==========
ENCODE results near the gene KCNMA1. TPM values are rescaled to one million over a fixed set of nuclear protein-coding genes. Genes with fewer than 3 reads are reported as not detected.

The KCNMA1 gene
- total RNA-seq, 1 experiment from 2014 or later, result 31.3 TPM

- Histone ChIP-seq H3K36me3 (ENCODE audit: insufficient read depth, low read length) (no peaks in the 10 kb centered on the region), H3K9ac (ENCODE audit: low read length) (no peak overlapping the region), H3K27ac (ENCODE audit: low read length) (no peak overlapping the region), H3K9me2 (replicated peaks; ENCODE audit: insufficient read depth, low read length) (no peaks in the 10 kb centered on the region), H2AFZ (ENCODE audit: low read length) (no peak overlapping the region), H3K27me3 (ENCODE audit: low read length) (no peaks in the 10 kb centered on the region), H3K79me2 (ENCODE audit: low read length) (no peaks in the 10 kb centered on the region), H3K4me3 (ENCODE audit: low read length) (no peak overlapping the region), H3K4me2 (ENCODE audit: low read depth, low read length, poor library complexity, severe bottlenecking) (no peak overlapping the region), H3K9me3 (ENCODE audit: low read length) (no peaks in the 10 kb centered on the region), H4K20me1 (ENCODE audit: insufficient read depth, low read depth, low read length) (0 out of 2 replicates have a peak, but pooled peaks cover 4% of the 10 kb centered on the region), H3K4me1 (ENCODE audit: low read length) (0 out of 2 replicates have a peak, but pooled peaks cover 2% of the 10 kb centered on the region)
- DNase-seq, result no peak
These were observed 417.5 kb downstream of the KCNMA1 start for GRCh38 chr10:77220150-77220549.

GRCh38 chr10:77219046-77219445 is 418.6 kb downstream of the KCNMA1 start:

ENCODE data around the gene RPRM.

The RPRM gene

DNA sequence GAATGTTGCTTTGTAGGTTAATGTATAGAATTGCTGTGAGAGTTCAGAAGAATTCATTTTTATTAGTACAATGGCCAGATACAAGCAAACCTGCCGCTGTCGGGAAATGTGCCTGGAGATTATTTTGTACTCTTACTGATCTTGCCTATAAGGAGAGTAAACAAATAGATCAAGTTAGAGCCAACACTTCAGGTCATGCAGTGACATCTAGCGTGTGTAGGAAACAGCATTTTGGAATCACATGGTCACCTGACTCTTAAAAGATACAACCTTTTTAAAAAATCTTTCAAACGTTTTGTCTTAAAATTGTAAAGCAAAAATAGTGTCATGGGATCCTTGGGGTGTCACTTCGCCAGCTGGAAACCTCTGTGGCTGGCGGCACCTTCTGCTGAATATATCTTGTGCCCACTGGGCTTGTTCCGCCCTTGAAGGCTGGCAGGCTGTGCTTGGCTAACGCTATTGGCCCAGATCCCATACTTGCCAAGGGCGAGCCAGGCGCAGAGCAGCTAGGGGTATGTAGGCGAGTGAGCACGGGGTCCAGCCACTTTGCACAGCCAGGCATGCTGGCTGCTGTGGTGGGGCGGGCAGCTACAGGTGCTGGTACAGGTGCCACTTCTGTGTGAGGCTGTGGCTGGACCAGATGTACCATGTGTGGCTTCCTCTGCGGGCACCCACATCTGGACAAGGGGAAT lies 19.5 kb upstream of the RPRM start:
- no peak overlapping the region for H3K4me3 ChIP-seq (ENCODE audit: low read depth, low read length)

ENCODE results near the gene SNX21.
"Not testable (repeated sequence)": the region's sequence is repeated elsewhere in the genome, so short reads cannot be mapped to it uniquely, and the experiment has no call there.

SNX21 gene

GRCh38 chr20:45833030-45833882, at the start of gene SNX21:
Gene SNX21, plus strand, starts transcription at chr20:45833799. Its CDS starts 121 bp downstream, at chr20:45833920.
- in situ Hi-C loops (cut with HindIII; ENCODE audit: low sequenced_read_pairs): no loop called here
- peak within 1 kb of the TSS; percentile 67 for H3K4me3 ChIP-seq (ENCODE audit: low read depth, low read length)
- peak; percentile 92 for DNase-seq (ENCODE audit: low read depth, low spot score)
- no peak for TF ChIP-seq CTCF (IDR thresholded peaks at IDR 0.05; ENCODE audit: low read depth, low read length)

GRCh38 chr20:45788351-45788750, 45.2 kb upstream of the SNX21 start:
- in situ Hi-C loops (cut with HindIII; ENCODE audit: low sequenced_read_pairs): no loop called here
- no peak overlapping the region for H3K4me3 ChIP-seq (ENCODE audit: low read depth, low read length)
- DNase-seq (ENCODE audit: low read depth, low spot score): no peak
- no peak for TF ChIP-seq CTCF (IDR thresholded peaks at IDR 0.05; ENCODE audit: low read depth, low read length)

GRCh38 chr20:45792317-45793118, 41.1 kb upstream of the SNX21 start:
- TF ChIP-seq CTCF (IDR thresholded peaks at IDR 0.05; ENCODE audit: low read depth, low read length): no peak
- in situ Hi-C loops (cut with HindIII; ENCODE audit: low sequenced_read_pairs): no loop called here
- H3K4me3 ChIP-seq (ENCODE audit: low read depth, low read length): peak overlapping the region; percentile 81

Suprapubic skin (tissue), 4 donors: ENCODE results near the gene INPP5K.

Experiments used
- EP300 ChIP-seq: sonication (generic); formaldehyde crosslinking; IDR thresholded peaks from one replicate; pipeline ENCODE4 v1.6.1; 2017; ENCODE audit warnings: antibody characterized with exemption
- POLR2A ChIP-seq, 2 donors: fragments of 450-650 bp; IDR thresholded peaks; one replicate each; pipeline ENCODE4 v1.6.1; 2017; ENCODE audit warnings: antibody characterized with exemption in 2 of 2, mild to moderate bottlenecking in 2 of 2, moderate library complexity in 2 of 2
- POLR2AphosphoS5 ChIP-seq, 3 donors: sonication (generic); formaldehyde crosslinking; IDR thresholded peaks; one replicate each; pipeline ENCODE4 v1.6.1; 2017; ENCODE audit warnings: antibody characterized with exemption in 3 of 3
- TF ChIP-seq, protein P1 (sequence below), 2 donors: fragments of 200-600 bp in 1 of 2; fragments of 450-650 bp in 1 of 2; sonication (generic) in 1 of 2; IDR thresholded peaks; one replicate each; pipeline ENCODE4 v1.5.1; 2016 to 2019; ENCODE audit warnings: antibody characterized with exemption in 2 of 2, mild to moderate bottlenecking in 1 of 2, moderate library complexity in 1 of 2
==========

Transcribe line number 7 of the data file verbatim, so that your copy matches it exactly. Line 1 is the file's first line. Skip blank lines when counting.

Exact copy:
GRCh38 chr10:77219046-77219445 is 418.6 kb downstream of the KCNMA1 start: